Digimarc (Beaverton, Ore.), the technology company behind the Digimarc Platform, has designated PACCOR, a global packaging company, as a Platinum Pioneer Plastics Partner, the companies announced on March 9. Digimarc and PACCOR have been collaborating to increase the recyclability and circularity of plastic packaging for several years. According to the release, the objectives of the partnership are to “develop and commercialize a solution for high-speed sorting of plastic packaging items with Digimarc Barcode.”

The Pioneer Plastics Partner designation aims to recognize the contributions to the joint projects to date, including PACCOR’s “innovative practices, their investment in research and development, the leadership position they have achieved in packaging sustainability, and their commitment to the commercialization of [Digimarc Platform],” says Robert Chamness, Digimarc’s executive vice president of sustainability.

The Digimarc Platform, which features the Digimarc Barcode, is designed to enhance automatic identification of objects by providing plastic with a “digital recycling passport.” About the size of a postage stamp, digital watermarks, like the Digimarc Barcode, are QR-style codes that can be printed directly on packaging. The Digimarc Barcode is nearly imperceptible to the naked eye and it covers the entire surface of the packaging.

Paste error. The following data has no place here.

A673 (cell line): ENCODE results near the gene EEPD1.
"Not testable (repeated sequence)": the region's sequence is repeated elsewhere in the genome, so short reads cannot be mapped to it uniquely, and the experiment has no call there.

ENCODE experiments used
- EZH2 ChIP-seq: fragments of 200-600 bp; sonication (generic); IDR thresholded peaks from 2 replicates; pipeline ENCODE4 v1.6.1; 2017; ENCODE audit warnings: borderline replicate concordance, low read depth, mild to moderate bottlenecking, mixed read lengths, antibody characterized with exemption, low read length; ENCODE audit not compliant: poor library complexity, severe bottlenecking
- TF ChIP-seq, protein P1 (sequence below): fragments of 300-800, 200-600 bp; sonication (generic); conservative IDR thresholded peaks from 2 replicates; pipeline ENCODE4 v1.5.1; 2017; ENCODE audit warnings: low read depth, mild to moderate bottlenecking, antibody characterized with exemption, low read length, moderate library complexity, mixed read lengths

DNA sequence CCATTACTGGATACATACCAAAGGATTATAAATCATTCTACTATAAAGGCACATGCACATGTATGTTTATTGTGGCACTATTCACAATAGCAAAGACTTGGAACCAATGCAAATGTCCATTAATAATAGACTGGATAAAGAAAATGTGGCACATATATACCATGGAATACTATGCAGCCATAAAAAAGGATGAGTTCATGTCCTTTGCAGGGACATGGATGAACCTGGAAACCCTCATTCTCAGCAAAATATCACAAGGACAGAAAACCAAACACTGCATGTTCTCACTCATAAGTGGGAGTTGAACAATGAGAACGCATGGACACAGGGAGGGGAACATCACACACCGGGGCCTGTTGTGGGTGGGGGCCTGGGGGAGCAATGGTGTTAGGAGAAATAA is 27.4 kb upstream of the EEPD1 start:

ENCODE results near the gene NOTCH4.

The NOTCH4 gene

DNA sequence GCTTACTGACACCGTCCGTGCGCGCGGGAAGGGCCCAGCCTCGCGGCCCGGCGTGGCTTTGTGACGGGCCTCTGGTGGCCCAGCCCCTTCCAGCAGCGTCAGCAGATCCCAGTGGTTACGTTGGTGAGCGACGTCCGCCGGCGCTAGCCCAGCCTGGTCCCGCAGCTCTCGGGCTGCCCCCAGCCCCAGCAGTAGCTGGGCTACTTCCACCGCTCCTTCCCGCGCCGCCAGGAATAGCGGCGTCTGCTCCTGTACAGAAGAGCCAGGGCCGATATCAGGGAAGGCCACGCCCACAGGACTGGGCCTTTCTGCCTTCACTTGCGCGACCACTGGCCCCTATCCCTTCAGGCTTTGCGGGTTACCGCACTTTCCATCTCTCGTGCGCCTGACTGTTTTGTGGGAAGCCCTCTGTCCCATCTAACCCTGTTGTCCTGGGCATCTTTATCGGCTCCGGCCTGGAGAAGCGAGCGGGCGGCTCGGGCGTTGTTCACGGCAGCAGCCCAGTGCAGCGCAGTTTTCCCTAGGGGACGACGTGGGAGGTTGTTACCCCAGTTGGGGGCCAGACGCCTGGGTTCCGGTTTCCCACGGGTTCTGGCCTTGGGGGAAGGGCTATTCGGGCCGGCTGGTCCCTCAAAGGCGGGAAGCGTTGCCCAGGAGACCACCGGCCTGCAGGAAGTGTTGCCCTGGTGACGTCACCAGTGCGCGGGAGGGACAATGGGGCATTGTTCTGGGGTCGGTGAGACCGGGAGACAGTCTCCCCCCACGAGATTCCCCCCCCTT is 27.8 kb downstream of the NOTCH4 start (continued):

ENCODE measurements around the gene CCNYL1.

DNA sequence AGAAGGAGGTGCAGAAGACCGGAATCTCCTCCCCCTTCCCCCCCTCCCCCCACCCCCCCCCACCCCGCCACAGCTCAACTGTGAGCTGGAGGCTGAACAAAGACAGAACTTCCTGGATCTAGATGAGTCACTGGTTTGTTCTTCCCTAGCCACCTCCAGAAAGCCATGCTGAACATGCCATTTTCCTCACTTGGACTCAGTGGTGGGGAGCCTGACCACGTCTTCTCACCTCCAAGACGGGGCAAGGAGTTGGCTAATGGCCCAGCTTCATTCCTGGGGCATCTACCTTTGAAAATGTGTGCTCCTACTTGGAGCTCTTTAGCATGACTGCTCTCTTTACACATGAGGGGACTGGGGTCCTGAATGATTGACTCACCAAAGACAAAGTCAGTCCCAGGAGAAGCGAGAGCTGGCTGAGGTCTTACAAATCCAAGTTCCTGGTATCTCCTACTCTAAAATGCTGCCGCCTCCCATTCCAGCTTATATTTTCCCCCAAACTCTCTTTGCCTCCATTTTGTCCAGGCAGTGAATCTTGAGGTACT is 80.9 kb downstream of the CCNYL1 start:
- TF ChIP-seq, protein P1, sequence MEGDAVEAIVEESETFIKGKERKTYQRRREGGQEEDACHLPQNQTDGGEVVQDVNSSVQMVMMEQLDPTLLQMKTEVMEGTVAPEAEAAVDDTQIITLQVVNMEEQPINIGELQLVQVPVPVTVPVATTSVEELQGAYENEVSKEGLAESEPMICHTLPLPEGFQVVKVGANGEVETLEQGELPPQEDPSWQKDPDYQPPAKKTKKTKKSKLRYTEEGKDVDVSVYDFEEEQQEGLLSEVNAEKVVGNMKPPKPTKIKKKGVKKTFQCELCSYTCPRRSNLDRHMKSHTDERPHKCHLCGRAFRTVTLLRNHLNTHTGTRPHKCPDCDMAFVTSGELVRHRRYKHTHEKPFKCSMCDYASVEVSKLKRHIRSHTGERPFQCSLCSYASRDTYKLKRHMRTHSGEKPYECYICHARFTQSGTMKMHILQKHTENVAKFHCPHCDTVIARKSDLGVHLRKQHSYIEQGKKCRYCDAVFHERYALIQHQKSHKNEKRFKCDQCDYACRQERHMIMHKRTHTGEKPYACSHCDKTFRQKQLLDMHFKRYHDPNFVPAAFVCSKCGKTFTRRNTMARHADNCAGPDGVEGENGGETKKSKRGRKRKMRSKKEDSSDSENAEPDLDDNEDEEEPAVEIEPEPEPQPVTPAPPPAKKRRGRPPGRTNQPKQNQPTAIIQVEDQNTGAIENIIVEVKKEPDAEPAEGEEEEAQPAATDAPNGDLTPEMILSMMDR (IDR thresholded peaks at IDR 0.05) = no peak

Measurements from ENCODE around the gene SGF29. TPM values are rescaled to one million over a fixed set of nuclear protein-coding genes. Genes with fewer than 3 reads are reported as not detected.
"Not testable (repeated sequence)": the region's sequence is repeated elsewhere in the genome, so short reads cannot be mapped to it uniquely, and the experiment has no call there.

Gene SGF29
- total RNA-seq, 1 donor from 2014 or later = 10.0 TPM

In 2020, PACCOR became the first packaging manufacturer to apply Digimarc Barcodes to commercially available rigid plastic packaging surfaces. As their partnership grows, Digimarc continues to provide PACCOR with technical advice, support, and access to the Digimarc Platform. While PACCOR provides access to and support from its Center of Development & Innovation (CDI) to help move forward plastic packaging solutions for recycling and circularity.

PACCOR can apply the Digimarc Barcode through various technologies, including thermoforming, and injected and compression molding labeling, as well as in printing. According to Digimarc, plastics with the “digital recycling passport” can be scanned and easily identified during collection and sorting processes, which “will create new value streams for recycled plastics and keep used packaging from ending up in landfills and in our oceans.”

Ideally, better detection and sortation should improve the economics and efficiencies for recyclers and global retailers. For example, the Digimarc Barcode can identify whether a piece of plastic was previously used for food or non-food purposes. This identification should help food companies interested in purchasing recycled plastic for reuse in new packaging. According to current European regulations, food companies can only purchase recycled plastic previously used for food. For recyclers, more accurate sorting means an increase in the value of the final bales and the total number of recyclable materials. What’s more, because there are repeating copies of barcode covering the packaging, cameras can detect information on the packaging even if it’s damaged.


To stay up-to-date about developments in plastics recycling, consider attending the Plastics Spotlight at ISRI2021, ISRI’s virtual convention, from 2:45–3:45 p.m. on Thursday, April 22. Click here to register for ISRI2021.

Hannah Zuckerman

Hannah Zuckerman

Hannah is a Writer & Editor for ISRI's Scrap News. She's interested in a wide range of topics in the recycling industry and is always eager to learn more. She graduated from Bryn Mawr College, where she majored in History and a minored in Creative Writing. She lives in Arlington, Virginia with her husband.